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Performances

Joseph Calleja and Krassimira Stoyanova [Photo courtesy of Lyric Opera of Chicago]
31 Oct 2019

Luisa Miller at Lyric Opera of Chicago

For its second production of the current season Lyric Opera of Chicago is featuring Giuseppe Verdi’s Luisa Miller.

Luisa Miller at Lyric Opera of Chicago

A review by Salvatore Calomino

Above: Joseph Calleja and Krassimira Stoyanova [Photo courtesy of Lyric Opera of Chicago]

 

The role of Luisa is sung by Krassimira Stoyanova and that of Rodolfo, known first as Carlo, by Joseph Calleja. Luisa’s father Miller is performed by Quinn Kelsey, and Count Walter, father of Rodolfo, is Christian Van Horn. The Duchess Federica is sung by Alisa Kolosova, while Solomon Howard performs as Wurm, a subordinate of Count Walter. The Lyric Opera Orchestra is conducted by Enrique Mazzola, and the Lyric Opera Chorus is prepared by its Chorus Master Michael Black. The production, owned by the San Francisco Opera, is by Francesca Zambello. Sets, costumes, and lighting are designed by Michael Yeargan, Dunya Ramicova, and Mark McCullough respectively. Mr. Howard makes his debut at Lyric Opera in these performances.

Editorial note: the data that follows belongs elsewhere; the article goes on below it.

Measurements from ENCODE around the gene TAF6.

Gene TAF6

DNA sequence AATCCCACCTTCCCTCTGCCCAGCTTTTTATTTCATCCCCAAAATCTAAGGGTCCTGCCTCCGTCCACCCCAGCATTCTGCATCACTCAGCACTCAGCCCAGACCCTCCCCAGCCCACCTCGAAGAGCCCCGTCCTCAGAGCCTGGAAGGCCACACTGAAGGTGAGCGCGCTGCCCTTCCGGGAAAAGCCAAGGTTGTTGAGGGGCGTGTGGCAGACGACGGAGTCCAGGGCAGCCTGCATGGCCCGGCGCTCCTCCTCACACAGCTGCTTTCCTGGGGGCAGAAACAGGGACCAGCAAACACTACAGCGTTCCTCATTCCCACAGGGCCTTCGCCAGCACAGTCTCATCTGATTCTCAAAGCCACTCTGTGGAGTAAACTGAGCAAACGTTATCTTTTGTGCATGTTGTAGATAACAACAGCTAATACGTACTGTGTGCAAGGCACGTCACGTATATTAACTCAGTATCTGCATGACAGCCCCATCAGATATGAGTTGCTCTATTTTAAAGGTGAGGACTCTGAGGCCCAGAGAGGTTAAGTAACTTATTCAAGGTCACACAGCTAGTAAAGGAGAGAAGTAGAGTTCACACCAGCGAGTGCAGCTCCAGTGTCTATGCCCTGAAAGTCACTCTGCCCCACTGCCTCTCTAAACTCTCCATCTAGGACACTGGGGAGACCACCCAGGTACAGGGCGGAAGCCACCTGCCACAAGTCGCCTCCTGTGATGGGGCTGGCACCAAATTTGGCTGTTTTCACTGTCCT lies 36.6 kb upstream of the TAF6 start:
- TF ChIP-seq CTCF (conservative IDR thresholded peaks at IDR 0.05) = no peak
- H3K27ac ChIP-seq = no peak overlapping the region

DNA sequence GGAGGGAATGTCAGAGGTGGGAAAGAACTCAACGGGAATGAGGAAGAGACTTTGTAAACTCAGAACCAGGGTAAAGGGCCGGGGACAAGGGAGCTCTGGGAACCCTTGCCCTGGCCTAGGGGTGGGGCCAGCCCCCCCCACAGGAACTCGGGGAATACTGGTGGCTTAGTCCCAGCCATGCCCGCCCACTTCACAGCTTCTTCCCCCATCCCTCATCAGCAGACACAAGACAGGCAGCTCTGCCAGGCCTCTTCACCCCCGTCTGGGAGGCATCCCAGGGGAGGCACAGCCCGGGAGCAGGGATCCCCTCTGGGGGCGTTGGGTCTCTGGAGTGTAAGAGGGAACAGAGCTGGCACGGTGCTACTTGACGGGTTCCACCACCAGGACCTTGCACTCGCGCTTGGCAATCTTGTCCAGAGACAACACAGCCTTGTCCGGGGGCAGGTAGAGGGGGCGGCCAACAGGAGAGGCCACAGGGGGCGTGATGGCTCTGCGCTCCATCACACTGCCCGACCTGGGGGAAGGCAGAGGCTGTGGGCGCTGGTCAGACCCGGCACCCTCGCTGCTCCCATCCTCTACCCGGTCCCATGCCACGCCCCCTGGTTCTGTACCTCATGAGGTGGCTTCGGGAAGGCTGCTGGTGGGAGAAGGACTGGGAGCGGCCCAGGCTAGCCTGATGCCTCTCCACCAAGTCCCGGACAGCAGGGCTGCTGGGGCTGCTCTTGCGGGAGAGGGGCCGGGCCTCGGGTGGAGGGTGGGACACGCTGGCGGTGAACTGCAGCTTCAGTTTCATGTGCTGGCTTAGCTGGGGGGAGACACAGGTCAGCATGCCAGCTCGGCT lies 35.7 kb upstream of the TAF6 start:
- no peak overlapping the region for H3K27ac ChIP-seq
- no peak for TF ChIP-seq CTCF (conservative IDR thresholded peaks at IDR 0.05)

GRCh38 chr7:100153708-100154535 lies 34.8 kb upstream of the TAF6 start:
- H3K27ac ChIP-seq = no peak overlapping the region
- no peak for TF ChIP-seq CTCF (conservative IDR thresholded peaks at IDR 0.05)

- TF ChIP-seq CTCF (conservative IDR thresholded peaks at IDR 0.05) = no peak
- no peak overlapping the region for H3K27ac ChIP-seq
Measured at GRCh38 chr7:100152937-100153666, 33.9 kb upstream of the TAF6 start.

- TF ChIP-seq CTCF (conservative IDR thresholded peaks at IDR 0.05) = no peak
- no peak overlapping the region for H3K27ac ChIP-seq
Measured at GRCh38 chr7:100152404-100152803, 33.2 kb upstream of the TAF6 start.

In the first scene of the opening act Luisa stands apart at stage right while the chorus of villagers seems to fill much of the remaining open space. In this production the sets are conceived with an imaginative use of an open space at stage rear. The space is at times covered - in this first scene with a cloth bearing illustrations that denote an Alpine landscape - or it is left open to accommodate entrances or departures altering the focus of performers on stage. The position of society as a witness to individual or familial misfortune in love is a frequent device in the genre of late eighteenth-century “bourgeois tragedy” to which Verdi’s source by Friedrich Schiller belongs. For the lovers themselves the tragedy lies in the unbridgeable distance occasioned by class.

Once the villagers sing their good wishes to Luisa on this her birthday, Miller enters to add his paternal compliments. In this role Mr. Kelsey makes the most of the declamatory phrasing which expresses both joy and apprehension. His flexible baritone assumes an ominous cast when he broaches the topic of an “ignoto” (“unknown”) Carlo with his daughter. In her first aria, as a response to Miller, Ms. Stoyanova sings of her love for this newcomer [“m’amo, l’amai” (“He fell in love with me, and I with him”)] after calming her father’s fears. Rather than singing the individual notes in a skipping progression suggesting the character’s infatuation Stoyanova expresses the line in sustained pitches, so that Luisa effectively sounds more mature.

Almost immediately Carlo enters. In this role Calleja displays the focused, urgent commitment so vital to a principal Verdian tenor. The impetuous lover Carlo and Luisa exchange their assurances of continued devotion. The protagonists sing in succession and jointly of language’s inability to express their love, during which Calleja and Stoyanova sing with rounded, full-voiced lyrical ardor. Their momentary disappearance with the crowd into the Alpine church is followed by the appearance of Wurm and his confrontation with Miller.